Zhou stated the entire project used 5.3 percent PG64-22 binder. William Still, the asphalt production manager at CSA Materials, confirmed use of a CMI counterflow plant, working at almost 300 TPH.
One 400-ton section of the dense-graded, 13 percent RAP sub lot represented the first control section.
Then the team at CSA Materials Inc. produced a second control section of about 400 tons with 21 percent RAP and no rejuvenators.
The next sub lot to be produced was about 400 tons with 21 percent RAP with an additive from an individual entrepreneur who brought his own distributor truck to heat and pump the material.
The next sub lot to be produced was about 400 tons with 21 percent RAP with the Delta S additive from CollAggs. For this section, the plant ran at 240 TPH and the pump rate was 1.64 gallons per minute through a Moyno Assembly with Compact C pump.
The final sub lot to be produced was about 400 tons with 21 percent RAP with an additive from a chemical manufacturer that supplied its own pump.
Still confirmed the production temperature of the three “test mixes” was 275 degrees F. “The three were close in tonnage, but varied by the amount of additive,” Still said. “We made a 1-inch pipe manifold and then delivered the additive with pumps from the individual suppliers.”
Zhou explained what the team sought with the different sections. “We increased the RAP content with rejuvenator sections, and wanted to achieve similar or better performance than the control section with lower RAP.”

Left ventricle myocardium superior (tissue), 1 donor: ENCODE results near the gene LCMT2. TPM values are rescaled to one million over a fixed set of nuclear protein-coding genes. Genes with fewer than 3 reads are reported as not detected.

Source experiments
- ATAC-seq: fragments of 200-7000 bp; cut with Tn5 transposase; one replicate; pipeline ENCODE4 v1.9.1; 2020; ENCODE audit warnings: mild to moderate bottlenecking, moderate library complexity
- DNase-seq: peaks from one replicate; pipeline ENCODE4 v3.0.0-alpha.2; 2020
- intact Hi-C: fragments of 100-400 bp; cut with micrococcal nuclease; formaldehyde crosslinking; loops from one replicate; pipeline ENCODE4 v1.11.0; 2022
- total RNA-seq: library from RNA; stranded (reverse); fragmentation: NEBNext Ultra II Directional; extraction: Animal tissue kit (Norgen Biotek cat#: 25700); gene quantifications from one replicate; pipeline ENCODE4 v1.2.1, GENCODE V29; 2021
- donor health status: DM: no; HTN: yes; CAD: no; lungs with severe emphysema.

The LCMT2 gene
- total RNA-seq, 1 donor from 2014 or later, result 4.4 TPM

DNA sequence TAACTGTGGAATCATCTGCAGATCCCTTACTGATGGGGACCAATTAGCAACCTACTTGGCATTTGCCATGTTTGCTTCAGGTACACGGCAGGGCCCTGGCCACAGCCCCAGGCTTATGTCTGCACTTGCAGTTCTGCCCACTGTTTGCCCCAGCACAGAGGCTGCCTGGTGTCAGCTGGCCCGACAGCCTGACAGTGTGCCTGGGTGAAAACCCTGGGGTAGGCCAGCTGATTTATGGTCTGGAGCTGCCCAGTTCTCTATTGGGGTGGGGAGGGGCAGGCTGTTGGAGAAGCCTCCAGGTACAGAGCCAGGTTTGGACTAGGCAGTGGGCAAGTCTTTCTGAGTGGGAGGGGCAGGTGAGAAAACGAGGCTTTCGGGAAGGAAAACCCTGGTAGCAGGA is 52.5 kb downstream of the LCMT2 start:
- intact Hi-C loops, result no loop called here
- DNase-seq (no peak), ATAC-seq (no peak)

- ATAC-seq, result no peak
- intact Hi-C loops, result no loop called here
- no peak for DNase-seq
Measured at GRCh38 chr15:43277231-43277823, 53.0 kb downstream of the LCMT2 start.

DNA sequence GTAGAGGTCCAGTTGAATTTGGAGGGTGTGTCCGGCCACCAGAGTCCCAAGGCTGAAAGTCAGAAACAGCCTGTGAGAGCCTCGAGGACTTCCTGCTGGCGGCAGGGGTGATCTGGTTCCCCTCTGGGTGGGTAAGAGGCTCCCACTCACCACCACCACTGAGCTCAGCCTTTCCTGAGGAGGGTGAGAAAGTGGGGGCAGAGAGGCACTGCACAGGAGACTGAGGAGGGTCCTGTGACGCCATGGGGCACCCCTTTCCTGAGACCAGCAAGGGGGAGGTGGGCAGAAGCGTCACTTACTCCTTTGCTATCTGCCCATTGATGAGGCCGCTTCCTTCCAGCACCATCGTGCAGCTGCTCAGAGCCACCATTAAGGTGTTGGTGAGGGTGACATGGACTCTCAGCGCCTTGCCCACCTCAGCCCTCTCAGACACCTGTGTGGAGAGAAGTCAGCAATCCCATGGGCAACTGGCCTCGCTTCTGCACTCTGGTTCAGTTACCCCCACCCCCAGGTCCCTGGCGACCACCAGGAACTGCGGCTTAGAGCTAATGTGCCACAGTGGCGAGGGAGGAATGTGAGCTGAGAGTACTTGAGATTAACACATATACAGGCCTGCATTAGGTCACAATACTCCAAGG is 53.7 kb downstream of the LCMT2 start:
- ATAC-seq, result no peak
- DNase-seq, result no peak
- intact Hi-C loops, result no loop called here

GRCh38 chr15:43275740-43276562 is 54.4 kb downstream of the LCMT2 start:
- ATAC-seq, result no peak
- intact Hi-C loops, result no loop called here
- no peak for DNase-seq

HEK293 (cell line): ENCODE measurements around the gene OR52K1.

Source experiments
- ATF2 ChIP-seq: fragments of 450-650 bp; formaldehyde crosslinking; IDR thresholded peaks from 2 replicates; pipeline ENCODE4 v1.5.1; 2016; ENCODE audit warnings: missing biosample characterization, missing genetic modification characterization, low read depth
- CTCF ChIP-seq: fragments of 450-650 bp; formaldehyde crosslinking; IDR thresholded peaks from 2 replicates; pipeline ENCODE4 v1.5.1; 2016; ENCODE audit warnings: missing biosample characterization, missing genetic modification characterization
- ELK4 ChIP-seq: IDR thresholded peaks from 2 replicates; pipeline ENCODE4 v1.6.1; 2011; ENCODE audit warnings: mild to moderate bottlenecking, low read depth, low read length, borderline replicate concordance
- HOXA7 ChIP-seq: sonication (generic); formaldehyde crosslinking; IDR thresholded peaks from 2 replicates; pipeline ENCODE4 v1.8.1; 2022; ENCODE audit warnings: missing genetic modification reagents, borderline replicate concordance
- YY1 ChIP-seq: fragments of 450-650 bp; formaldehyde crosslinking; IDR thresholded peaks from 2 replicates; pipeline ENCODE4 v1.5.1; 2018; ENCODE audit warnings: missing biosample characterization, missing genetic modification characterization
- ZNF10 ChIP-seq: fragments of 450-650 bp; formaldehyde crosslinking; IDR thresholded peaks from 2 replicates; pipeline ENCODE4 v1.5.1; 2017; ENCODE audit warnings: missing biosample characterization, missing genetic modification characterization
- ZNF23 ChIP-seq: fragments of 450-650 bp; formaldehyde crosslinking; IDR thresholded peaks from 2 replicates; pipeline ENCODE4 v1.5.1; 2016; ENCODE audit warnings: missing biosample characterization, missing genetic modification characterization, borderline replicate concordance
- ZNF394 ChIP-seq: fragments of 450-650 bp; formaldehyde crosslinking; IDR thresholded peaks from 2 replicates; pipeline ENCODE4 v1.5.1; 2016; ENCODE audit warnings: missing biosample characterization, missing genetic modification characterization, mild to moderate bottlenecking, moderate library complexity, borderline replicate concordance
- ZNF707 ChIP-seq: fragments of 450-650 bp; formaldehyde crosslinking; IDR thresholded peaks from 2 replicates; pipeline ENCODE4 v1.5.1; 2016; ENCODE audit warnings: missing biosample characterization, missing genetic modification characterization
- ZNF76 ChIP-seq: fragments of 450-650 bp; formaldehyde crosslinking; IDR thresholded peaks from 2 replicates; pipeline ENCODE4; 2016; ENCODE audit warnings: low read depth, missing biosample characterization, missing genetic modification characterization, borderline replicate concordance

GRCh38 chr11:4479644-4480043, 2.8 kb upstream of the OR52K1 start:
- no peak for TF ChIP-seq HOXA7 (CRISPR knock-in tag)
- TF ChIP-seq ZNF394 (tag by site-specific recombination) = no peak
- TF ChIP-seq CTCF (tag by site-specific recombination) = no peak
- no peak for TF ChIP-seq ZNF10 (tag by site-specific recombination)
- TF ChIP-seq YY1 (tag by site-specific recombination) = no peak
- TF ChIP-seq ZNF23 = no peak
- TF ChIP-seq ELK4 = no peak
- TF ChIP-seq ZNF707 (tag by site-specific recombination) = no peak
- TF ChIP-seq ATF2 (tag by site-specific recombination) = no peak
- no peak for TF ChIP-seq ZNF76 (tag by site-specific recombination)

At press time, he was pleased with performance. “Based on our lab test results with the Texas Overlay Test, all three additives improved cracking resistance.” In the field, “So far so good. We haven’t seen any rutting or cracking.”
The good showing after a summer and autumn of traffic loading is good news for a state that invests in infrastructure. Tom Scullion, senior research engineer in the Flexible Pavements program of TTI, stated, “The bottom line is to protect the investments and to provide many more years of successful use on the thing in a safe manner….The Texas Department of Transportation spends over 70 percent of its money on building highways and fixing highways. If we can make marginal improvements or major improvements to any particular area, we’re talking about saving a whole bunch of money.”
Improvements start with the materials used in the mixes, and carry through to paving performance. For the mixes placed on U.S. 67, the Reece Albert crew had no worries to report. Bianchini was on site for both production and paving.
“There was nothing outside of the norm, nothing different,” Bianchini said. “They commented and said all three sections rolled very well.”
Still confirmed the paving crew had no problems with any of the sections, with all three performing similarly for the crew during placement and compaction.
“The goal is to show the industry as a whole that well-designed, environmentally friendly and worker safe additives, such as Delta S, can be just as effective at rejuvenating recycled material in asphalt as the traditionally used petroleum based alternatives, all while increasing recycle content.”
Sub Lot 1: PG64-22 with 13% RAP and no rejuvenators
Sub Lot 2: PG64-22 with 21% RAP and no rejuvenators
Sub Lot 3: PG64-22 with 21% RAP and first rejuvenator
Sub Lot 4: PG64-22 with 21% RAP and Delta S rejuvenator
Sub Lot 5: PG64-22 with 21% RAP and final rejuvenator